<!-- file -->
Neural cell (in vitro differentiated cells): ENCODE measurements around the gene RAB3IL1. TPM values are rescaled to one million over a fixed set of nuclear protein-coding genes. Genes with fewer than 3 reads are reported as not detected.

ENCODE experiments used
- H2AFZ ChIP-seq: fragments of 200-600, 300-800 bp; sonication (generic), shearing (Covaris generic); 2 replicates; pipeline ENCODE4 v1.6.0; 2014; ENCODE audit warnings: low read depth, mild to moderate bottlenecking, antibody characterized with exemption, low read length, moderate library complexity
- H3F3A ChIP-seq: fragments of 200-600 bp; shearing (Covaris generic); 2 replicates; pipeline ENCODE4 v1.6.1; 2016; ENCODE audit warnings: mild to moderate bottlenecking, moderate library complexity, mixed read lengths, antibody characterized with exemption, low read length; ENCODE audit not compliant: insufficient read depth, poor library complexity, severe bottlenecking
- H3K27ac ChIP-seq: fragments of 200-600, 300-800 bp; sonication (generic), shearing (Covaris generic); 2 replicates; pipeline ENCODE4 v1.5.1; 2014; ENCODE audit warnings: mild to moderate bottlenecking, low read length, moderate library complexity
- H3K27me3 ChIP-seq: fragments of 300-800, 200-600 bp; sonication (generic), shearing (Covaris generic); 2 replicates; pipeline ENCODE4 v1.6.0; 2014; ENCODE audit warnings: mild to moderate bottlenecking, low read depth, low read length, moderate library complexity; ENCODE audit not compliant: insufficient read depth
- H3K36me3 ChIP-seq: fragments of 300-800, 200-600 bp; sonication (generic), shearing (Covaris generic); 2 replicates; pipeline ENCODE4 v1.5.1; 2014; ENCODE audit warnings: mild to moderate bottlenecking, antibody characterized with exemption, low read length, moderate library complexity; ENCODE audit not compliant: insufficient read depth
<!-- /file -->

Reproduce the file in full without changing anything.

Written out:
Neural cell (in vitro differentiated cells): ENCODE measurements around the gene RAB3IL1. TPM values are rescaled to one million over a fixed set of nuclear protein-coding genes. Genes with fewer than 3 reads are reported as not detected.

ENCODE experiments used
- H2AFZ ChIP-seq: fragments of 200-600, 300-800 bp; sonication (generic), shearing (Covaris generic); 2 replicates; pipeline ENCODE4 v1.6.0; 2014; ENCODE audit warnings: low read depth, mild to moderate bottlenecking, antibody characterized with exemption, low read length, moderate library complexity
- H3F3A ChIP-seq: fragments of 200-600 bp; shearing (Covaris generic); 2 replicates; pipeline ENCODE4 v1.6.1; 2016; ENCODE audit warnings: mild to moderate bottlenecking, moderate library complexity, mixed read lengths, antibody characterized with exemption, low read length; ENCODE audit not compliant: insufficient read depth, poor library complexity, severe bottlenecking
- H3K27ac ChIP-seq: fragments of 200-600, 300-800 bp; sonication (generic), shearing (Covaris generic); 2 replicates; pipeline ENCODE4 v1.5.1; 2014; ENCODE audit warnings: mild to moderate bottlenecking, low read length, moderate library complexity
- H3K27me3 ChIP-seq: fragments of 300-800, 200-600 bp; sonication (generic), shearing (Covaris generic); 2 replicates; pipeline ENCODE4 v1.6.0; 2014; ENCODE audit warnings: mild to moderate bottlenecking, low read depth, low read length, moderate library complexity; ENCODE audit not compliant: insufficient read depth
- H3K36me3 ChIP-seq: fragments of 300-800, 200-600 bp; sonication (generic), shearing (Covaris generic); 2 replicates; pipeline ENCODE4 v1.5.1; 2014; ENCODE audit warnings: mild to moderate bottlenecking, antibody characterized with exemption, low read length, moderate library complexity; ENCODE audit not compliant: insufficient read depth